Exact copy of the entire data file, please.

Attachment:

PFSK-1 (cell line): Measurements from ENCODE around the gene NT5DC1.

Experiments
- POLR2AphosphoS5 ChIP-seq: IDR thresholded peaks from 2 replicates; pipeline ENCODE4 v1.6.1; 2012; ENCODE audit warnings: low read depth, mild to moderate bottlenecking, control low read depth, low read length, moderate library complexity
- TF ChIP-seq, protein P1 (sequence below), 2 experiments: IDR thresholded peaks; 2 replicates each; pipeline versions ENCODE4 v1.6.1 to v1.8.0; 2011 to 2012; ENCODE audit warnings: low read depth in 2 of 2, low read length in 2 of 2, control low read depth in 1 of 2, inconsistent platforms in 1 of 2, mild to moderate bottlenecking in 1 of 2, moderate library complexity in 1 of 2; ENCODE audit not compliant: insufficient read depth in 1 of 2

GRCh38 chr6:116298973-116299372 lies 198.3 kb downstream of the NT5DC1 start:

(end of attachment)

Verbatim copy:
PFSK-1 (cell line): Measurements from ENCODE around the gene NT5DC1.

Experiments
- POLR2AphosphoS5 ChIP-seq: IDR thresholded peaks from 2 replicates; pipeline ENCODE4 v1.6.1; 2012; ENCODE audit warnings: low read depth, mild to moderate bottlenecking, control low read depth, low read length, moderate library complexity
- TF ChIP-seq, protein P1 (sequence below), 2 experiments: IDR thresholded peaks; 2 replicates each; pipeline versions ENCODE4 v1.6.1 to v1.8.0; 2011 to 2012; ENCODE audit warnings: low read depth in 2 of 2, low read length in 2 of 2, control low read depth in 1 of 2, inconsistent platforms in 1 of 2, mild to moderate bottlenecking in 1 of 2, moderate library complexity in 1 of 2; ENCODE audit not compliant: insufficient read depth in 1 of 2

GRCh38 chr6:116298973-116299372 lies 198.3 kb downstream of the NT5DC1 start: